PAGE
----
Tort Law Case Study #2 Ms. C, aged 25 years, was a nurse practitioner in the emergency department (ED) of a small medical center that served a busy community. Since she was the new employee on staf Tort Law Case Study #2  Ms. C, aged 25 years, was a nurse practitioner in the emergency department (ED) of a small medical center that served a busy community. Since she was the new employee on staff, she was first assigned to work on the night shift.  Very early one morning when Ms. C was on duty, she received a page that Police officers and emergency medical personnel came rushing in to the E.R. at approximately 3 a.m. holding a man with a gunshot wound. According to a police statement taken in the triage room, an officer on foot patrol had witnessed the man, Mr. O, driving erratically near a convenience store and had attempted to flag the driver down.  The officer suspected that the driver was under the influence. When the driver, Mr. O was flashed with police lights, instead of pulling over, Mr. O drove directly into the officer. The officer fired his gun at the car, striking Mr. O in the left shoulder. When the car finally came to a stop, two backup officers arrested Mr. O and brought him to the hospital.  In the ED, Mr. O was asked to consent to a blood draw by the police for evidentiary purposes, and he refused the request. The officer told Mr. O that he would get a warrant, but never did so.  Mr. O was rushed off for emergency surgery, and afterward, Ms. C was assigned to care for him in the recovery unit. Pending investigation, Mr. O’s room was guarded by several armed police officers.  When Ms. C left the patient’s room, the officers entered and again tried to get Mr. O to consent to a blood draw. He refused once more. One of the officers pulled Ms. C aside and asked her surreptitiously if she would be willing to obtain a blood sample from the patient for them. Ms. C looked down the hall, but didn’t see her supervisor or an attending physician. After a moment of thought, she decided the request was probably valid and took the empty vial that the officer gave her.  Ms. C quietly entered the room where Mr. O was now resting comfortably. She asked the patient how he was feeling, checked his vital signs, adjusted his IV drip, made a few notes in his chart, and took the blood sample, which she then gave to the police after she left the room.  Mr. O recovered and was transferred to police custody shortly thereafter. Because it was a busy night in the ED, Ms. C quickly moved on to treat her other patients. She never saw Mr. O again and was not aware that he had been brought to the precinct. Several months later, Ms. C was served with papers notifying her that she was being sued by Mr. O.  1.     What is an intentional tort? What is an unintentional tort?  Does your assigned case involve an intentional tort an unintentional tort, both or neither? What specific kind of tort is involved? (negligence, direct cause, false imprisonment, invasion of privacy, etc. see pages 145-146 in Yoost & Crawford.) 2. Were there tasks that the nurse did not perform that had bearing on the case?  A. Were there documentation issues that were significant in the case? If so, what were they?  B.  Were there issues involving lack of patient care/assessment or monitoring that were significant in the case? If so, what are they?  C. Were there issues involving lack of communication or improper communication that were significant in the case? If so, what are they?  3. Are there any risks of harm to the patient indicated in the case? If so, what are they? Are there risks of harm to the nurse or doctor? 4. Do you think you need additional information to reach a resolution for this case? If so, what additional information is needed?  5. Overall, what do you think is a fair resolution to the case?  Grading Rubric : 5 points maximum. You are doing two case studies, each case study is worth 2.5 points Question 1- ½ pt per case/1 point total. These questions require a correct short answer, maximum one paragraph per question. Question 2 – 1 point per case/2 points total. These questions require a description of your ideas/answers pertaining to the question. If your answer requires a yes/no, and your answer is yes, provide a concise answer, maximum 2 paragraphs per question, or a list of answers. Question 3 is worth ½ point per case/1 point total. 2 paragraphs maximum per question Questions 4 & 5 are worth ¼ point per case/½ point each (x2 questions), 1 paragraph maximum per question. Show more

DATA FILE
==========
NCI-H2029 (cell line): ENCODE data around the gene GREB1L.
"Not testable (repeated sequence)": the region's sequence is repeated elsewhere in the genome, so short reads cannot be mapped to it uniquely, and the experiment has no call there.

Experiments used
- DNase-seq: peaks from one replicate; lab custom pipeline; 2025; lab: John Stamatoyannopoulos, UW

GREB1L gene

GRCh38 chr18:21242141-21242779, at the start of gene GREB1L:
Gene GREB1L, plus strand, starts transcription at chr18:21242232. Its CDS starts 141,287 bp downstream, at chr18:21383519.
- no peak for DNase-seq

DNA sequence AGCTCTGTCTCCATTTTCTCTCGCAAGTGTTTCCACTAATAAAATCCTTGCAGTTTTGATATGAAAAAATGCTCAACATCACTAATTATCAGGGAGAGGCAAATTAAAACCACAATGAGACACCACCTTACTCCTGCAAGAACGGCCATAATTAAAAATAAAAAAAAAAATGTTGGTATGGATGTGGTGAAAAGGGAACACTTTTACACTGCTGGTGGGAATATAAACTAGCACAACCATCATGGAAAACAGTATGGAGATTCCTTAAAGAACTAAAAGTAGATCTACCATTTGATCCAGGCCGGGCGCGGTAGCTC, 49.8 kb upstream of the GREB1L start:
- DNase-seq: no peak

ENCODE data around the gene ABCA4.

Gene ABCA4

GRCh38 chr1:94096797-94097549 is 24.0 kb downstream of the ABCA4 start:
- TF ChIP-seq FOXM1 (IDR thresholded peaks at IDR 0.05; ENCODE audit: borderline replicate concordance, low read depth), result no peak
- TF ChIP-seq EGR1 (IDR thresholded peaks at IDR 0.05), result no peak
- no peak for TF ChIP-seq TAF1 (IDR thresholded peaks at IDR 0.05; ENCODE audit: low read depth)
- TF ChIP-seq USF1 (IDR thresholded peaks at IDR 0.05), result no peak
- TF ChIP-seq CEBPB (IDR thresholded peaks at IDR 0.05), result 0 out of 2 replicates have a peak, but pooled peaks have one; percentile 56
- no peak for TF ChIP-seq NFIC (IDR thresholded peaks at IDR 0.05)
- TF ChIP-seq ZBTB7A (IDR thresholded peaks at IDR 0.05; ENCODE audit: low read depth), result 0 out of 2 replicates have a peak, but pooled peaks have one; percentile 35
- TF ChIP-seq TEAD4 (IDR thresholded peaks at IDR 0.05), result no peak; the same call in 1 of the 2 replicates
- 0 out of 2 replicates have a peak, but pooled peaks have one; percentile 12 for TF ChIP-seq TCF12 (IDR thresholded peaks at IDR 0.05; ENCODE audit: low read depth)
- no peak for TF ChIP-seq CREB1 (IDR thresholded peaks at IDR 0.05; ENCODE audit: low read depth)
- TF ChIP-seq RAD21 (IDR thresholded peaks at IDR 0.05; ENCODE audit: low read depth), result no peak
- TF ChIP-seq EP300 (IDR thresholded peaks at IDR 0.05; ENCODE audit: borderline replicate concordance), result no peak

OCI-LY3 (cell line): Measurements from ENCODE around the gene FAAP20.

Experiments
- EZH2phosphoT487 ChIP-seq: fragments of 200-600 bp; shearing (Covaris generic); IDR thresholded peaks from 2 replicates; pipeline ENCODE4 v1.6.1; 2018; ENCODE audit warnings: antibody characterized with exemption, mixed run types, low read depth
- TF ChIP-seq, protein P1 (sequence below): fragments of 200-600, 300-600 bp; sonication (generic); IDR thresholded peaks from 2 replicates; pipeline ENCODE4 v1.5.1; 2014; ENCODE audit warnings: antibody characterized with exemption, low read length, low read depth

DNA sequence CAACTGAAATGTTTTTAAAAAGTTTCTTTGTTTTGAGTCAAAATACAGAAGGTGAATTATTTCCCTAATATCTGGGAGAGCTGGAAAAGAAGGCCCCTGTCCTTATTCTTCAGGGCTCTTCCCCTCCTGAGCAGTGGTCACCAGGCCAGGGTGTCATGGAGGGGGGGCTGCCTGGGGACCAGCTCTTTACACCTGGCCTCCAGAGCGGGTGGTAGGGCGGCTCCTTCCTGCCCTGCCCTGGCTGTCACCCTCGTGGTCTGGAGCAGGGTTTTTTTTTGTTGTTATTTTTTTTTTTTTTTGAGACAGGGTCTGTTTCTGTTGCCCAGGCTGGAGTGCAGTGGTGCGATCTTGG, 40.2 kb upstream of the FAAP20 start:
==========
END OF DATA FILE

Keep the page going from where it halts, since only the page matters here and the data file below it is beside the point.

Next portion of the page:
Tort Law Case Study #2